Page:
The eastern partners of Seeds of Success have developed a new survey of Native Plant and Seed Use in the Eastern United States to help them understand how best to support real-world needs of professionals in conservation and horticulture.
A diverse team of experts recently completed the first landscape scale assessment of coastal habitats for the Long Island Sound Estuary.
“We do not inherit the earth from our ancestors; we borrow it from our children.” As this year of 2017 draws to a close, all I find myself thinking and saying is “good riddance!” and “bring on 2018!” A year ago, we were just starting to come to grips with an election that has been calamitous to many of the things I hold dear, especially for conservation, and there has been little to cheer since then. One bright spot for me personally, though, occurred just about a month ago at the National Forum on Landscape Conservation in Shepherdstown, WV.
“In baseball, you don’t know nothing.” - Yogi Berra If you haven’t heard the news, LCC’s are targeted for elimination in the Trump Administration’s FY18 federal budget, which was submitted to Congress a few weeks ago, and would (theoretically) begin October 1, 2017. From a federal budgeting perspective, it’s like the opening pitch in a 9-inning baseball game, and Congress is up to bat next. Ultimately, Congress has the responsibility of passing a federal budget and submitting it to the President for his signature.
"This country has gotten where it is in spite of politics, not by the aid of it. That we have carried as much political bunk as we have and still survived shows we are a super nation." - Will Rogers (1932) Well, the world of conservation was certainly thrown a curve ball on November 8, 2016. The election of Donald J. Trump as the 45th President of the United States was unexpected by many people. For those of us in the conservation profession, it raises many questions on what the new President-elect’s priorities will be for our country.
Just shy of three years ago, I took a bold leap and joined the GCPO LCC team as Geomatics Coordinator. I can now say without a doubt that it was one of the best decisions of my life. When I first introduced myself as LCC staff I said “I believe whole-heartedly in the partnership-based vision necessary to address landscape-scale ecological sustainability.” That sentiment is even stronger today as we’ve made such tremendous progress working toward the first LCC conservation blueprint, and subsequently, the first iteration of the Southeastern Conservation Adaptation Strategy.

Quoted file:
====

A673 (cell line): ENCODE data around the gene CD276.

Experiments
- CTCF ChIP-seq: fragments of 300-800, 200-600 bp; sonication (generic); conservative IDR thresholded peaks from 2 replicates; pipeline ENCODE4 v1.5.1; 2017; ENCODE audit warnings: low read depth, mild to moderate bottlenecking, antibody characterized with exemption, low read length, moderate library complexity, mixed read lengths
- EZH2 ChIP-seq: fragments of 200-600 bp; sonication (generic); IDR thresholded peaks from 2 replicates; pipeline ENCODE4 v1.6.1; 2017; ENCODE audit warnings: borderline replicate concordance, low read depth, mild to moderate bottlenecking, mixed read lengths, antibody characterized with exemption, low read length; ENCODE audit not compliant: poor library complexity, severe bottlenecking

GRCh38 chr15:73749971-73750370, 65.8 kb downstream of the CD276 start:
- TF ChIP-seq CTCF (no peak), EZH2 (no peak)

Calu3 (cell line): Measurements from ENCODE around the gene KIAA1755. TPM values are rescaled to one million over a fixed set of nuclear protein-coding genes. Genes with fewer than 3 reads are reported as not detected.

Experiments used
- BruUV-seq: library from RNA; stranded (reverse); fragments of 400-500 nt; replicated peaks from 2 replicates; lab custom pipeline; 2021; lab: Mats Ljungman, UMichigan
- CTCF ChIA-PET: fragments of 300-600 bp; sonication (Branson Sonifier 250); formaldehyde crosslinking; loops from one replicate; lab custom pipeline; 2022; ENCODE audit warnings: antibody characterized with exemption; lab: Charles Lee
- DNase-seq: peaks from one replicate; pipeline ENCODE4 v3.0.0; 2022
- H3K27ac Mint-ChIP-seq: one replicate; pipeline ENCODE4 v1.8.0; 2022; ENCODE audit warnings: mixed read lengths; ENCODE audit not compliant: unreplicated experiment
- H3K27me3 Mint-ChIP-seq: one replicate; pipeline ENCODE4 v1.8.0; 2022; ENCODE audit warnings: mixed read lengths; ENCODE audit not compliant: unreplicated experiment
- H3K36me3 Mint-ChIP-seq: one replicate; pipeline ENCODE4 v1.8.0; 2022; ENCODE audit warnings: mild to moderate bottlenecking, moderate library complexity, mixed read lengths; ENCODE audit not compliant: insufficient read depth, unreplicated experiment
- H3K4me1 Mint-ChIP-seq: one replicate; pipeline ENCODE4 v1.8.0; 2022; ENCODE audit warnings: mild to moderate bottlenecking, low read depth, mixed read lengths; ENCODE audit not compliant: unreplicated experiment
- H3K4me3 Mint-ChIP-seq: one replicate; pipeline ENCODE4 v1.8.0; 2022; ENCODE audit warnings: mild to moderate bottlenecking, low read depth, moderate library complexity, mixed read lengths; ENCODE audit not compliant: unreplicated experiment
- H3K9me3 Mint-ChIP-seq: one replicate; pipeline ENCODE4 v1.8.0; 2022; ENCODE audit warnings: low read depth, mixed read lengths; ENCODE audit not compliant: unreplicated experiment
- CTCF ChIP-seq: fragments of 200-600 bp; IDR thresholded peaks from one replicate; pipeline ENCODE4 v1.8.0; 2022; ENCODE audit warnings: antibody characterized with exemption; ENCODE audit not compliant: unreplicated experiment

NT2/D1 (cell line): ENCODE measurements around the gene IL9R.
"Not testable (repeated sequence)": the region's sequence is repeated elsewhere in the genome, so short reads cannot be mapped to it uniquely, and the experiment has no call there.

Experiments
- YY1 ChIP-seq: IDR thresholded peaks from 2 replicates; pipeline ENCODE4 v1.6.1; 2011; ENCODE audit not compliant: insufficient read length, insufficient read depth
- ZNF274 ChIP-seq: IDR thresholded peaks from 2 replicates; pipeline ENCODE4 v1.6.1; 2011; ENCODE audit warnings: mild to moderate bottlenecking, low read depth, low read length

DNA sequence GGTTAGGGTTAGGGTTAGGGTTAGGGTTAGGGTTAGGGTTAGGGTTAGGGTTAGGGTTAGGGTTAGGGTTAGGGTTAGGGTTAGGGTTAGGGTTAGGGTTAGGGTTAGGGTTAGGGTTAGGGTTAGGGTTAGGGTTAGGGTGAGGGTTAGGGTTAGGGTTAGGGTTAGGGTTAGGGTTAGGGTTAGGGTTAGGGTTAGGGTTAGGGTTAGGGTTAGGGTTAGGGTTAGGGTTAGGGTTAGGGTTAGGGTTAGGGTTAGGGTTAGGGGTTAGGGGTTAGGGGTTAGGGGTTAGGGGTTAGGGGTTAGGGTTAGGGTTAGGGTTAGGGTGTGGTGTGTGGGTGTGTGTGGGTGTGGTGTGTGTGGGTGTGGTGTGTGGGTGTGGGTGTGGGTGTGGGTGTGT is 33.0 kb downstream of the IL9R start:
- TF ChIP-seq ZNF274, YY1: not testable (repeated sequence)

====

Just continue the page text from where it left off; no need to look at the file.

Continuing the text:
Two weeks ago I attended the Southeastern Partners in Plant Conservation (SePPCon) meeting  in Atlanta, Georgia.
Introduction: While never a dominant feature in the landscape, natural grassland systems once formed an ecologically cohesive and important “archipelago” or “shifting mosaic” of patches of open grasses and broad-leaved herbaceous flowering plants called forbs, usually on calcareous soils in belted formations, across much of the East and West Gulf Coastal Plains and, more rarely, in parts of the Ozark Highlands and Gulf Coast. About 99% of these landscapes have been converted to other land uses or have transitioned into forested conditions due to fire suppression and ecological succession.
The LCC-supported SHEDS database is helping partners identify sweet spots for species like Atlantic salmon that depend on cold water and define Maine's natural heritage.
At the annual Regional Conservation Partnerships (RCPs) Gathering hosted by the Highstead Foundation in Nashua, N.H., practitioners had the opportunity to learn how thinking big can support local conservation during a session on Nature’s Network, in which panelists shared examples of how different partners working at multiple scales are using regional data to refine strategic conservation planning.
An upcoming workshop series offers opportunities for National Park Service managers and partners to effectively incorporate climate adaptation approaches into collaborative projects. Coordinated by NPS Coastal Landscape Adaptation Coordinator Amanda Babson, who is a member of the North Atlantic LCC Steering Committee, the Northeast Region Climate Adaptation and Communication Workshop Series is open to practitioners involved in natural and cultural resource conservation. The application deadline is December 7th.
Developed by the Designing Sustainable Landscapes (DSL) project team at the University of Massachusetts Amherst, the new Sprawl model simulates development 70 years into the future for the Northeast region. Sprawl is just one component of the suite of models developed by DSL to assess ecological value across the region and predict how the landscape changes that have been incorporated into the Nature’s Network conservation design.